Treatments

TACE procedure was performed as follows. The tip of a catheter was introduced into the appropriate hepatic artery, and 5-fluorouracil (1.0 g, 5-Fu, Xudong Haipu Pharmaceutical Inc., Shanghai, China) and cisplatin (40-60 mg, CDDP, Qilu Pharmaceutical Factory, Jinan, China) or doxorubicin hydrochloride (30- 50 mg, Adriamycin, Main Luck Pharmaceutical Inc., Shenzhen, China) were injected, followed by a mixture of iodized oil (5-20 ml, Lipiodol, Huaihai Pharmaceutical Factory, Shanghai, China) and mitomycin C (10-20 mg, MMC, Kyowa Hakko Kogyo Co., LTD, Tokyo, Japan) was injected slowly under fluoroscopic control. In some patients embolization with a gelatin sponge (1 × 1 × 10 mm, Gelfoam. the 3rd Pharmaceutical Factory of Nanjing, Nanjing, China) was performed at the same time. TACE procedures were performed at 4 to 10 week intervals, and patients received 1 to 4 times of TACE.

In the TACE plus irradiation group, radiotherapy was started 4 to 8 weeks after TACE. Twenty-six patients with a solitary tumor within a 9 cm diameter received limited-field radiotherapy. Radiation was delivered through a pair of opposed anterior-posterior fields using a 6 MV or 18 MV linear accelerator. Field sizes ranged from 64 cm2 to 144 cm 2. The fractions were 1.8 to 2.0 Gy daily, given five times a week. The total dose ranged from 30 Gy to 50 Gy, depending on the proportion of normal liver excluded from the high-dose volume and the Child’s grade. For 50 patients with a solitary tumor of more than 9 cm diameter or with multinodular or diffuse lesions, whole or partial liver irradiation with a moving strip technique[14] was performed. The total midline dose ranged from 19.5 to 30 Gy. Ten patients whose tumor reduced to 9 cm or smaller after whole or partial liver irradiation had a boost to residual disease to a total dose of 36 to 42Gy.

Effects evaluation

The effects on the tumor were assessed by US and CT, together with AFP levels in cases with increased baseline values. Changes in tumor size were assessed in terms of percent regressing on CT and US, using World Health Organization criteria. Cumulative survival was determined by the Kaplan-Meier method from the first day of treatment.

Statistical analysis

The difference of clinical features, therapeutic modalities, response rate (RR) and AFP decreasing rate between the 2 groups were analyzed by chi-square test. The difference of survival was assessed by log-rank test. P value < 0.05 was considered significant.

To assess the relatively prognostic importance of factors in predicting survival, a multivariate analysis of nine clinical variables, including sex, age, AFP level, number of lesions, tumor size, tumor extension, portal thrombosis, Child grade, and Okuda stage, and one treatment variable (irradiation), was performed by Cox proportional hazards model.

RESULTS
Clinical features and therapeutic modalities

The nine clinical features before treatment in the two groups are shown in Table 1. Only the rate of two lobes invasion in TACE plus irradiation group was slightly, but not significantly higher than that in control group. The other features in two groups were similar (P > 0.05). There was no significant difference of TACE times and spongostan use between two groups (Table 1). Thus, the clinical features and therapeutic modalities, except irradiation, were comparable between these two groups.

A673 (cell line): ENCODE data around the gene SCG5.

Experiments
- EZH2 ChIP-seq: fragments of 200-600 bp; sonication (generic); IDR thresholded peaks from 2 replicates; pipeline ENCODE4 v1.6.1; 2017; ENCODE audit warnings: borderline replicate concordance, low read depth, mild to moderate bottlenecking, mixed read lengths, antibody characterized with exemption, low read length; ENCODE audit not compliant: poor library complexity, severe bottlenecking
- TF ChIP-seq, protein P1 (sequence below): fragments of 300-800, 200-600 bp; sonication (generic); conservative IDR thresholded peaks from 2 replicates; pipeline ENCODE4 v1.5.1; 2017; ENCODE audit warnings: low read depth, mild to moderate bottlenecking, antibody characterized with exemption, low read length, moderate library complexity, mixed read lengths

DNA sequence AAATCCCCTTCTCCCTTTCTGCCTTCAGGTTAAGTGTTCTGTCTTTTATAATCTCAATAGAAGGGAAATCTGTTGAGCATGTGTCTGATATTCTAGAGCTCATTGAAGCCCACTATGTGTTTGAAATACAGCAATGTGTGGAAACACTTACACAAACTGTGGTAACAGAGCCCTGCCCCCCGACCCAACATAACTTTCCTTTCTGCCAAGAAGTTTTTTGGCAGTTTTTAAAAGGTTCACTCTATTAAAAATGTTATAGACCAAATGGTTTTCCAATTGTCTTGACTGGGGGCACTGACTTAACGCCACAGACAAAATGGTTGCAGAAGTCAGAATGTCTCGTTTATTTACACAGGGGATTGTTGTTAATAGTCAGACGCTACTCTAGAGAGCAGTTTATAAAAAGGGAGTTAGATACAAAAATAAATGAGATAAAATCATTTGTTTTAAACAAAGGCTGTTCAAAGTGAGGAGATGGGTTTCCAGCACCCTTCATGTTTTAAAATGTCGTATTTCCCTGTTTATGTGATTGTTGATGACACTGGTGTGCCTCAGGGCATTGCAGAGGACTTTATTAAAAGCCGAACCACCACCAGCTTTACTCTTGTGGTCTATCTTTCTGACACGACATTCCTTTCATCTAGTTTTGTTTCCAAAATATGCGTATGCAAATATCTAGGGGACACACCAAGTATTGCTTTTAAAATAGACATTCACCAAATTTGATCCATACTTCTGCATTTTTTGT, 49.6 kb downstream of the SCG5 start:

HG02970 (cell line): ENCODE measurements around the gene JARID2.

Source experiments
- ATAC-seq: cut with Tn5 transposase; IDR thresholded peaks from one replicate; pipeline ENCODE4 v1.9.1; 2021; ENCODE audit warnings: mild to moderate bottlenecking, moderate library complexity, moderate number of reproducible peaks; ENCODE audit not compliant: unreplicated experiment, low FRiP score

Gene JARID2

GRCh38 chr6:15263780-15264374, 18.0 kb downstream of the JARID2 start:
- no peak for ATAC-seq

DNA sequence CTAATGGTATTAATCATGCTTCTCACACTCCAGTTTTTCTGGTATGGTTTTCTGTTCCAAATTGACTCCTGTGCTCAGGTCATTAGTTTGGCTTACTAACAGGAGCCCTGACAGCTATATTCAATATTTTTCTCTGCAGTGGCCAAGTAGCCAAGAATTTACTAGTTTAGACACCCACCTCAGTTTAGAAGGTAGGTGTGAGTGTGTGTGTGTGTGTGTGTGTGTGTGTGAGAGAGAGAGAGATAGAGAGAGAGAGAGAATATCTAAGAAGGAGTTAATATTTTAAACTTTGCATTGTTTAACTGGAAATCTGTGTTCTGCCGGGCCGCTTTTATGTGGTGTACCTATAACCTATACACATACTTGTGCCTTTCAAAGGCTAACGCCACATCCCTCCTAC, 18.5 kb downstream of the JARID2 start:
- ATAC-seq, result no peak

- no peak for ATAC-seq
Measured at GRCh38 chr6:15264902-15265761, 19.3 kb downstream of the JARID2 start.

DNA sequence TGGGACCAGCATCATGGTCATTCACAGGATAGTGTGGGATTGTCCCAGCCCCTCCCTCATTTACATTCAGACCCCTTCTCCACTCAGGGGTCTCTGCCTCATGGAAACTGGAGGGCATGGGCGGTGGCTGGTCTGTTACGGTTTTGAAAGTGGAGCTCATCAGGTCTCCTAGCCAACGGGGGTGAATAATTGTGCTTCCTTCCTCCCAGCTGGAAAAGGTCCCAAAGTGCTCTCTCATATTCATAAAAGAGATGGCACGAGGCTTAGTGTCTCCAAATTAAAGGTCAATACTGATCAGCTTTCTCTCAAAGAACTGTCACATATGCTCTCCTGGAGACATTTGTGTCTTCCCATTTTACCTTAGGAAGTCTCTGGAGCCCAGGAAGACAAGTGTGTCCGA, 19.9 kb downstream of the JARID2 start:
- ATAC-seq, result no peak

Table 1 Clinical features and therapeutic modalities in two groups.
TACE group cases (%)TACE plus irradiation group cases (%)P value
SexMale75 (84.3)68 (89.5)
Female14 (15.7)8 (10.5)0.327
Age< 60 years66 (74.2)57 (75.0)
≥ 60 years23 (25.8)19 (25.0)0.901
AFP< 400 ng/ml45 (50.6)42 (55.3)
≥ 400 ng/ml44 (49.4)34 (44.7)0.547
No. of lesionsSolitary59 (66.3)51 (67.1)
Multiple30 (33.7)25 (32.9)0.912
Tumor1 lobe72 (81.9)52 (68.4)
extensiona2 lobe17 (19.1)24 (31.6)0.064
Tumor size5-10 cm51 (57.3)47 (61.8)
> 10 cm38 (42.7)29 (38.2)0.554
PortalAbsent67 (75.3)62 (81.6)
thrombosisPresent22 (24.7)14 (18.4)0.329
Child gradeA74 (83.2)63 (82.9)
B15 (16.8)13 (17.1)0.996
Okuda stageI24 (27.0)29 (38.2)
II65 (73.0)46 (60.5)
III1 (1.3)0.155
TACE times127 (30.3)27 (35.5)
242 (47.2)28 (36.8)
315 (16.9)11 (14.5)
45 (5.6)10 (13.2)0.253
Spongostan useNo48 (53.9)44 (57.9)
Yes41 (46.1)32 (42.1)0.610
Effects on tumor

In the TACE plus irradiation group, 5 patients (6.6%) showed a complete response (CR), and 31 patients (40.8%) showed a partial response (PR). Tumor size was unchanged in 30 cases (39.5%), and increased in 10 cases (13.2%). The objective response rate (RR) was 47.4%. 48 patients had increased AFP values ( > 20 ng/ml) before treatment. In 23 of these cases (47.9%), AFP level reduced by more than 50%. In the control group, CR was observed in 2 patients (2.3%) and PR was observed in 23 patients (25.8%). Tumor size was unchanged in 44 cases (49.4%) and increased in 20 cases (22.5%). The RR was 28.1%. The rate of AFP level, reducing by more than 50%, was 29.0% (20/69). The RR and AFP reduction rate in the TACE plus irradiation group increased significantly compared with that in the control group (P < 0.05).

Survival and Cox model analysis

In the TACE plus irradiation group, the median follow-up time was 26 months (ranged from 10 to 84 months). Fifty-two patients died, 21 patients were still alive, and the remaining 3 patients were lost to follow-up. In the control group, the median follow-up time was 24 months (ranged from 10 to 70 months). Seventy-five patients died, 9 patients were still alive, and 5 patients were lost to follow-up. The data were obtained and analyzed in January 2001.